U.S. District Judge Shira Scheindlin can’t challenge her removal from a suit targeting the New York Police Department’s stop-and-frisk tactics, an appeals court ruled.
A three-judge panel of the U.S. Court of Appeals in New York today said it knows of “no procedural mechanism” that would allow Scheindlin to argue against the reassignment of a case to a different judge.
The court also said it was clarifying its earlier ruling, in which it said that Scheindlin “ran afoul of the Code of Conduct for United States Judges” in remarks made to the press and in suggesting that lawyers challenging the police tactics use a court rule to steer their case to her court.
“We make no findings of misconduct, actual bias, or actual partiality on the part of Judge Scheindlin,” the court said today.
Scheindlin, who presided over a nine-week trial in the case, ruled that that the police department’s use of stop-and-frisk was unconstitutional and illegally targeted black and Latino men. New York City appealed and won a stay from the appeals court delaying implementation of Scheindlin’s ruling while the court considers the case.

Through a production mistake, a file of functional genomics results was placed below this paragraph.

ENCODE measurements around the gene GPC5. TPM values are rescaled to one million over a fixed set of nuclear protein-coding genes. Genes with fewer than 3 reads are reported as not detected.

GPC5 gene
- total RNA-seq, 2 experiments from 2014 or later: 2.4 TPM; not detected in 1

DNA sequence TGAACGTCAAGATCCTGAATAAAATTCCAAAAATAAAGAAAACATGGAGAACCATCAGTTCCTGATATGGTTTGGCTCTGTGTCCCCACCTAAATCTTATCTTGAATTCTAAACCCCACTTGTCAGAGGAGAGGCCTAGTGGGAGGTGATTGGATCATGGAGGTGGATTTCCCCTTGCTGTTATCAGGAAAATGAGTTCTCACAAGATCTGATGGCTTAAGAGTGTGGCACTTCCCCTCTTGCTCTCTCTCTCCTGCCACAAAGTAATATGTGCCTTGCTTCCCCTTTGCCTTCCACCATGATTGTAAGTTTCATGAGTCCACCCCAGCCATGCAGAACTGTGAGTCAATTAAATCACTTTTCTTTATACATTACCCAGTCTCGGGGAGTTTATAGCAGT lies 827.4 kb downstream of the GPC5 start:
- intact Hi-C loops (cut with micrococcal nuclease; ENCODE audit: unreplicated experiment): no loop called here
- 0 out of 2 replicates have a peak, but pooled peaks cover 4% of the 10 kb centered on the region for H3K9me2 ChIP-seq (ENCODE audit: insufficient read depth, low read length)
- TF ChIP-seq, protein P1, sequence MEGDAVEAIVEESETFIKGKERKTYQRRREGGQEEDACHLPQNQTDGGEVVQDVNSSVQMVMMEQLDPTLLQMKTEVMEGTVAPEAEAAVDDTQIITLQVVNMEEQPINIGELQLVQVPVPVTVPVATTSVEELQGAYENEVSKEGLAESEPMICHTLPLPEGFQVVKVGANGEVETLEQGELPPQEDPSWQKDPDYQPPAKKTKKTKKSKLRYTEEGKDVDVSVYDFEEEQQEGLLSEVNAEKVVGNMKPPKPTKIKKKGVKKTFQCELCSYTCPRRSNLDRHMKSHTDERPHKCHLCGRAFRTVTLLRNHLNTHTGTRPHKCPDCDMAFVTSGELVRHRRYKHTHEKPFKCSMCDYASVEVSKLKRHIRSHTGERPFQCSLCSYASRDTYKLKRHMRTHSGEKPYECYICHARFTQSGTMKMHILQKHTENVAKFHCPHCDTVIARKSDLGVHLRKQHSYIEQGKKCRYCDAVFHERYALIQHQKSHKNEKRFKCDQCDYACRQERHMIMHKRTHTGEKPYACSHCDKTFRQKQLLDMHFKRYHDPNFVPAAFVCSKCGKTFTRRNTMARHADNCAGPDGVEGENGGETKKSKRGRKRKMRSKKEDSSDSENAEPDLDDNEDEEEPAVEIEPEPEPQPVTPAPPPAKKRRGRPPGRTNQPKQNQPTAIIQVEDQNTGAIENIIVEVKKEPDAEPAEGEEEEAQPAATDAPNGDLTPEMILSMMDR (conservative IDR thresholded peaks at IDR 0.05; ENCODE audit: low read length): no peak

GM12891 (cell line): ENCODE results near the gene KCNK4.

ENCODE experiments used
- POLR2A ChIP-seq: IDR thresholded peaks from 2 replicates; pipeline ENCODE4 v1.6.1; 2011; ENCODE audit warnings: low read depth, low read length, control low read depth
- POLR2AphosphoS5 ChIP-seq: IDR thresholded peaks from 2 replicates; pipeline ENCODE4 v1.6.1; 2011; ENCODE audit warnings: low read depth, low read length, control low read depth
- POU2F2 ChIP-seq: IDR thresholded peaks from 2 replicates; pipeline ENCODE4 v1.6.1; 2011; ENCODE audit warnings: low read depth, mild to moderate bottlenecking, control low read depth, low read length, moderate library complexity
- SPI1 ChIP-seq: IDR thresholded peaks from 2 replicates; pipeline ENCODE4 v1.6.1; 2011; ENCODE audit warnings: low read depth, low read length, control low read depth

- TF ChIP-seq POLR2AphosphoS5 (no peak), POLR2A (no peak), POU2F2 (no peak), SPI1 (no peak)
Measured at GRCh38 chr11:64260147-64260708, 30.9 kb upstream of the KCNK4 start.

Burt Neuborne, a professor at New York University School of Law who asked to represent Scheindlin in challenging the reassignment of the case, said he was “quite pleased” the panel made clear it didn’t find that Scheindlin had violated any judicial ethics rules. He criticized the court’s original decision as “quite sloppily” written.
“Frankly, if they’d said that the first time around, there wouldn’t be a fight,” Neuborne said.
Mayor Michael Bloomberg criticized Scheindlin’s ruling against the police department and backed the city’s appeal. Bloomberg is the founder and majority owner of Bloomberg LP, the parent of Bloomberg News.
“The Second Circuit clearly explained how the judge’s comments compromised the appearance of impartiality and required reassignment to a different district judge,” Michael Cardozo, the city’s corporation counsel, said in an e-mail, referring to the appeals court. “The court’s ruling removing Judge Scheindlin from the case was correct.”
Bill de Blasio, the Democrat elected Nov. 5 to replace Bloomberg as mayor, opposed stop-and-frisk in his campaign and said he will withdraw the city’s appeal.
The appeal cases are Ligon v. City of New York, 13-3442, and Floyd v. City of New York, 13-3461, U.S. Court of Appeals for the Second Circuit (Manhattan). The lower-court cases are Floyd v. City of New York, 08-cv-01034; Ligon v. City of New York 12-cv-02274, U.S. District Court, Southern District of New York (Manhattan).